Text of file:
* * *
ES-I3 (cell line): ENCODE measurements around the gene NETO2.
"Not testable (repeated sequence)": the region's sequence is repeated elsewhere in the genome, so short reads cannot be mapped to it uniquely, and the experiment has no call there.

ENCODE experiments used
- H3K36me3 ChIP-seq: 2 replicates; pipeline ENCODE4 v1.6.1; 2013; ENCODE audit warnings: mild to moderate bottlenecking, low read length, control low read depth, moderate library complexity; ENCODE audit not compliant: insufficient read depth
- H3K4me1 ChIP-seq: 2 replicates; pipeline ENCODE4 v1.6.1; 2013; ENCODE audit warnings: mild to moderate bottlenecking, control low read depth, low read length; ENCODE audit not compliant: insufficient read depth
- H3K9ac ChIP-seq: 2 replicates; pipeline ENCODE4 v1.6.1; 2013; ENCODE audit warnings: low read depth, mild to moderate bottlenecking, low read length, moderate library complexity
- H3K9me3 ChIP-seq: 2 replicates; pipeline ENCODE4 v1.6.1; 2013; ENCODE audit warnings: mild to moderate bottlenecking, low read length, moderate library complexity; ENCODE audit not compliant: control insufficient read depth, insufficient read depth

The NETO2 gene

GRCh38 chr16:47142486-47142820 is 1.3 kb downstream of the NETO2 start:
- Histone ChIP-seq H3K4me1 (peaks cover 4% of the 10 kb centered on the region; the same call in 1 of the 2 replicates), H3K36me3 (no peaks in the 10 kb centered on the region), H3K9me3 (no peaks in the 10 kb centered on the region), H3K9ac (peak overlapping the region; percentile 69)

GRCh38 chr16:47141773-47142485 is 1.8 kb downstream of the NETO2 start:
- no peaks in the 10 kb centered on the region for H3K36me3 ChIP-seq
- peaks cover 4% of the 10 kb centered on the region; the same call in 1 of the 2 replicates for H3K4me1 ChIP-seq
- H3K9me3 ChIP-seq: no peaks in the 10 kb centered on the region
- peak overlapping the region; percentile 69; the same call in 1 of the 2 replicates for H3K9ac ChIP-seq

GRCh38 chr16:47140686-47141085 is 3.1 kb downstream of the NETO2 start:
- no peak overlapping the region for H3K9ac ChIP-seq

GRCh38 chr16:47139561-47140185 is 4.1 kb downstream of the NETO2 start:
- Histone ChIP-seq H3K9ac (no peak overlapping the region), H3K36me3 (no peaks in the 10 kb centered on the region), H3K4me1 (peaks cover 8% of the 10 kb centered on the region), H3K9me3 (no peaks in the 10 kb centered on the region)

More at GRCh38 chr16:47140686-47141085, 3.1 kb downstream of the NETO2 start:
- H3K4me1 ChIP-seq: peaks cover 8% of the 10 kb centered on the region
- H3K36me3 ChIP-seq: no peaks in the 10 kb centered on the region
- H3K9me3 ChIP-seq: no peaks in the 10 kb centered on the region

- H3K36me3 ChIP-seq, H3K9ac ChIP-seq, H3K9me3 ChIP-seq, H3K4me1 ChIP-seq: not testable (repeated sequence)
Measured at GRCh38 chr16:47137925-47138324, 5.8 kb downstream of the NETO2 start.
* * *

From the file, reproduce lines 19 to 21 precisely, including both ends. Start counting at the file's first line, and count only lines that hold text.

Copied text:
- Histone ChIP-seq H3K9ac (no peak overlapping the region), H3K36me3 (no peaks in the 10 kb centered on the region), H3K4me1 (peaks cover 8% of the 10 kb centered on the region), H3K9me3 (no peaks in the 10 kb centered on the region)

More at GRCh38 chr16:47140686-47141085, 3.1 kb downstream of the NETO2 start:
- H3K4me1 ChIP-seq: peaks cover 8% of the 10 kb centered on the region